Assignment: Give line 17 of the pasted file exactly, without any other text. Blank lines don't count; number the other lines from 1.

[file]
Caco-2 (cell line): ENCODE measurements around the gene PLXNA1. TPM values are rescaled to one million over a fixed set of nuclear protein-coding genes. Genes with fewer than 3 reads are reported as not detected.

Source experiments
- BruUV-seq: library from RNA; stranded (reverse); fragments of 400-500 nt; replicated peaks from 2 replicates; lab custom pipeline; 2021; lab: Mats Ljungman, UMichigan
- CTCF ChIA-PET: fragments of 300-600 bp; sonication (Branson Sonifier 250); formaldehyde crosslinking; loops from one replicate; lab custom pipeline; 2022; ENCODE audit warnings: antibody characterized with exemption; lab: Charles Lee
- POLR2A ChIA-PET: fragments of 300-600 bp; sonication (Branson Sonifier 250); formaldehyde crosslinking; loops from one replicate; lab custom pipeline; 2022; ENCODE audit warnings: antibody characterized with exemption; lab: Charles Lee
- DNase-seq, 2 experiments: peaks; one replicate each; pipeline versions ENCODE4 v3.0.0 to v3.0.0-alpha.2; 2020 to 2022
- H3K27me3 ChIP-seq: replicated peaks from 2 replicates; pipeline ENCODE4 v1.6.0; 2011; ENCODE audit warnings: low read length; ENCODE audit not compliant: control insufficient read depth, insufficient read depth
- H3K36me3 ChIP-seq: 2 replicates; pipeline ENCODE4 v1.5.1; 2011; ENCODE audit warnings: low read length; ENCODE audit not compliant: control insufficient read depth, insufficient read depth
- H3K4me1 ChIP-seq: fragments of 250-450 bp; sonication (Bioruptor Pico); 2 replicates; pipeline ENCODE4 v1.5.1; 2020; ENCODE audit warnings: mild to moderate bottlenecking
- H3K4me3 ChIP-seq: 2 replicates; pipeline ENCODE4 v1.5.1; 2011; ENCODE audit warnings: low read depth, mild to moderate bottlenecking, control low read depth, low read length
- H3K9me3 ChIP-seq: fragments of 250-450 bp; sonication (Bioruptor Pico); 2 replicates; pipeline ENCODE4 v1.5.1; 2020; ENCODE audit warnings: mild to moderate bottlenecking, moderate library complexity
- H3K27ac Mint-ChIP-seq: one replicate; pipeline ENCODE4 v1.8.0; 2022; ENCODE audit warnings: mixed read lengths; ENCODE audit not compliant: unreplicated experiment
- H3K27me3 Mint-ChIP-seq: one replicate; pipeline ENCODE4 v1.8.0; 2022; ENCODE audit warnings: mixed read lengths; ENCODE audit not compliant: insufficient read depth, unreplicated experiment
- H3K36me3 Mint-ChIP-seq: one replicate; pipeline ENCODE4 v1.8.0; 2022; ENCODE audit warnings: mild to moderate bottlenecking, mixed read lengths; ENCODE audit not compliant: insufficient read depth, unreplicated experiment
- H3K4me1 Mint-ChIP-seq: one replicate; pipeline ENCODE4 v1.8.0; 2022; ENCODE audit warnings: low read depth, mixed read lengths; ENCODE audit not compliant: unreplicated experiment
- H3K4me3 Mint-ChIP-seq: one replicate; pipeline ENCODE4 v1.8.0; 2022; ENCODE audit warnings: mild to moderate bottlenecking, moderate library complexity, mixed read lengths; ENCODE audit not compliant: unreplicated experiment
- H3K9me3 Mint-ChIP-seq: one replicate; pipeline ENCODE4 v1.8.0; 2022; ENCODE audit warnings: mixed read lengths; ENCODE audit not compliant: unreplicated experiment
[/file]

- H3K9me3 Mint-ChIP-seq: one replicate; pipeline ENCODE4 v1.8.0; 2022; ENCODE audit warnings: mixed read lengths; ENCODE audit not compliant: unreplicated experiment